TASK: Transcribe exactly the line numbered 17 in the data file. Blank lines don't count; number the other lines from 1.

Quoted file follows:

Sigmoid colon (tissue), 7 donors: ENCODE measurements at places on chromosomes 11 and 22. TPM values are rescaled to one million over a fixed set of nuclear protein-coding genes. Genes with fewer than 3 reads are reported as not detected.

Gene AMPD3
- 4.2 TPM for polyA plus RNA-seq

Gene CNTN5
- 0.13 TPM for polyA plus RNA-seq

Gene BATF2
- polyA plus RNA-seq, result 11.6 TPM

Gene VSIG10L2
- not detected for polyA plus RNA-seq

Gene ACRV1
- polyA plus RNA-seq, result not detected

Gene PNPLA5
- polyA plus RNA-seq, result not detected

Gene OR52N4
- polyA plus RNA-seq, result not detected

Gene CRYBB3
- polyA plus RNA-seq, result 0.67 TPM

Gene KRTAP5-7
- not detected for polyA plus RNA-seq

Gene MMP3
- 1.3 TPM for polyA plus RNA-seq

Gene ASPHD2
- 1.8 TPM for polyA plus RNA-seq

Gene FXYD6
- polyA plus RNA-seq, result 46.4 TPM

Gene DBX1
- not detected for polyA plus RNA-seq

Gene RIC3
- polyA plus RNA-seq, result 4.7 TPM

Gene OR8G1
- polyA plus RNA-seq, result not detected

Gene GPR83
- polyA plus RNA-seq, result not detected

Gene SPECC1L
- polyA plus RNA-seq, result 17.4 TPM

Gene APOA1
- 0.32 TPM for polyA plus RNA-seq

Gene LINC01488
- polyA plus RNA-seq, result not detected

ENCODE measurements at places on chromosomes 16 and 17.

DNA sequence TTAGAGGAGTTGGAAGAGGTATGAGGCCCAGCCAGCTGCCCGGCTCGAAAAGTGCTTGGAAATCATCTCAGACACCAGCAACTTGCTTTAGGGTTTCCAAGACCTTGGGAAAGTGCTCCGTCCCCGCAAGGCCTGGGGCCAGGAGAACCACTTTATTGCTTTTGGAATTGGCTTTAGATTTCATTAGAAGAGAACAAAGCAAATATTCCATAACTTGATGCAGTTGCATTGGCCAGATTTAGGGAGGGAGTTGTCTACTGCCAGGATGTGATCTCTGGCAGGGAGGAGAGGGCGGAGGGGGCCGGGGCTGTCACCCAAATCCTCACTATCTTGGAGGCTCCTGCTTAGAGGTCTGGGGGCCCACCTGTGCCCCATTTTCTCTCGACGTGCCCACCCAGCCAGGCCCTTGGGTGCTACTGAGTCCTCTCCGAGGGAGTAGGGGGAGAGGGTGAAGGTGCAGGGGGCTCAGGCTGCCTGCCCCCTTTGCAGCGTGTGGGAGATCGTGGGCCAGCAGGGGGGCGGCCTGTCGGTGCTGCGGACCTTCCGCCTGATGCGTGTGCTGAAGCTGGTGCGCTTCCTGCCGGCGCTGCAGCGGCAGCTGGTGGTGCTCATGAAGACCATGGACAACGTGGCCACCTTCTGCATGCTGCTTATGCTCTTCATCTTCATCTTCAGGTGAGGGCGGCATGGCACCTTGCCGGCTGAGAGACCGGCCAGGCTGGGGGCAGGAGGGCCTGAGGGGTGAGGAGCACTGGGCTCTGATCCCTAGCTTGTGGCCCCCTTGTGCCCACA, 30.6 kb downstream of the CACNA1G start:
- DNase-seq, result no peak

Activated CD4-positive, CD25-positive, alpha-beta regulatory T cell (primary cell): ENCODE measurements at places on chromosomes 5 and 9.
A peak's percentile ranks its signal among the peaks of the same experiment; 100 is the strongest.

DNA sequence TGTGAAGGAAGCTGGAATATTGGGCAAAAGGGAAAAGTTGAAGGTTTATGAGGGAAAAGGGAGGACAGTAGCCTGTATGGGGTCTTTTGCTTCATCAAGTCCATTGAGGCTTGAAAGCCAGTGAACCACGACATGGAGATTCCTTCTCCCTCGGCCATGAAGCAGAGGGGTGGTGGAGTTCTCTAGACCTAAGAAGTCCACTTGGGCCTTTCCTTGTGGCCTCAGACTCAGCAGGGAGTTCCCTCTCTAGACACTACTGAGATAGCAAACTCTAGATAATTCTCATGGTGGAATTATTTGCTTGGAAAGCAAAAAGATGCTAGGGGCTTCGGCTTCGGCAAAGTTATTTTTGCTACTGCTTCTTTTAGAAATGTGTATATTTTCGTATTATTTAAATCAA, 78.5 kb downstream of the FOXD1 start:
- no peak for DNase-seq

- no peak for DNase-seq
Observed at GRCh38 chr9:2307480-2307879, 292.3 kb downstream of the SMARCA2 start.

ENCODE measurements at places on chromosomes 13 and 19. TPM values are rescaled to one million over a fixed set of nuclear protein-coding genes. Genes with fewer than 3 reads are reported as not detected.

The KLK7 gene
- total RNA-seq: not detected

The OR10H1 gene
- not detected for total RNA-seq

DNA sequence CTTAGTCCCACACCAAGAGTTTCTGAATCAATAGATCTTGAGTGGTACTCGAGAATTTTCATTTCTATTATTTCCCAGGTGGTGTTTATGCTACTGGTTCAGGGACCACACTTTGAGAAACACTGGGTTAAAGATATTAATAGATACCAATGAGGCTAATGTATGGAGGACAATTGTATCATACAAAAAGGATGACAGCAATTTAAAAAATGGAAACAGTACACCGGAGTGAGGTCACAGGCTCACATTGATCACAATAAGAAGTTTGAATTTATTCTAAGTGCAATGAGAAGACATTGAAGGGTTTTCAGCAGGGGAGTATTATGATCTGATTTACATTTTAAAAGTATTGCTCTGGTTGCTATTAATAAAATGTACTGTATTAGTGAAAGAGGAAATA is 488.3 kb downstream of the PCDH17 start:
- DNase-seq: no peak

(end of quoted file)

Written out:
- polyA plus RNA-seq, result 0.67 TPM